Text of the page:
Did Facebook mount a disinformation campaign against Apple? | Digital Trends Spanish

Changes to the iOS operating system have sparked an uphill battle between Apple and Facebook, with the two tech giants launching strong cross-accusations.

Apple will incorporate a function that will give users greater ability to decide what data they share in the applications they download on their devices, including social networks.

The idea is for consumers to decide if they want companies to track their data and use it for personalized advertising.

At first glance, this is a laudable decision, one that seeks to protect the privacy of owners of iPhone phones or iPad tablets.

Facebook, however, maintains that the decision will affect the business of millions of small businesses, which advertise through its platform and that now will not be able to reach their customers.

Wrong data

In late December 2020, Facebook placed full page ads on The New York Times, Wall street journal Y Washington Post, three of the major American newspapers, in which he accused Apple of harming small businesses.

Among Facebook’s arguments were that:

  • On average, small businesses could see more than 60 percent cut in sales for every dollar they spend.
  • 44 percent of small and medium-sized businesses started or increased the use of personalized ads on social media during the pandemic.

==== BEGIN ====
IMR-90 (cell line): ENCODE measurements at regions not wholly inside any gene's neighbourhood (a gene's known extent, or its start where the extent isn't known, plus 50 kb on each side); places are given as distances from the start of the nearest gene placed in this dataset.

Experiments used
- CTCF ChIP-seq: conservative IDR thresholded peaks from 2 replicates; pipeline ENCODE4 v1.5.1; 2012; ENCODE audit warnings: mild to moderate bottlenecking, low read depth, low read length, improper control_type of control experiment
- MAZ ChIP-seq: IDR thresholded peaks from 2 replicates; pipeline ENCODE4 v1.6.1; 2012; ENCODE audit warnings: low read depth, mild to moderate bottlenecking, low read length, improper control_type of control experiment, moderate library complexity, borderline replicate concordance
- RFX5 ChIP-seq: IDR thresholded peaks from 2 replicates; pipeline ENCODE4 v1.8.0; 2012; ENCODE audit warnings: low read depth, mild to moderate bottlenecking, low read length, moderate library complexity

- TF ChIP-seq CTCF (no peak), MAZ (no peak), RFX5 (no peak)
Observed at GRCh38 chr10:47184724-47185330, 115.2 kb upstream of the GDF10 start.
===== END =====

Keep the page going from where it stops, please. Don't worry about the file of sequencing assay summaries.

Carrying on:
However, two researchers published an extensive article in Harvard Business Review, in which they assured that the data used by Facebook was part of a “disinformation” campaign.

According to the teachers of marketing Bart de Langhe and Stefano Puntoni, claiming that Apple’s measures will hurt the return on advertising investment (ROAS) of small businesses, is risky.

They claim that by targeting users who are expected to spend a lot of money on a product, the result is likely to be successful. “It would be a mistake to conclude that these customers spent more due to personalized ads,” they say.

In addition, they maintain that the data of 60 percent is high, since studies that analyze the absence of advertising “tend to reveal much smaller differences.”

Another error they warn is that “Facebook does not report anything about the two types of campaigns I was comparing.”

But they also claim that Facebook “incorrectly” used a Deloitte study to ensure that 44 percent of small businesses turned to online advertising during the pandemic.

“The industry with the largest increase was Telecom & Technology, but the increase was only 34 percent. Other industries had smaller increases. Professional services companies, for example, had an increase of just 17 percent. Apparently, Facebook selected the data that best supported their case, “they say.

While they are not unaware of the real concerns that small businesses could have with Apple’s changes and that Facebook is interested in defending them. “But misinformation about the effectiveness of advertising is not the way to do it,” they point out.

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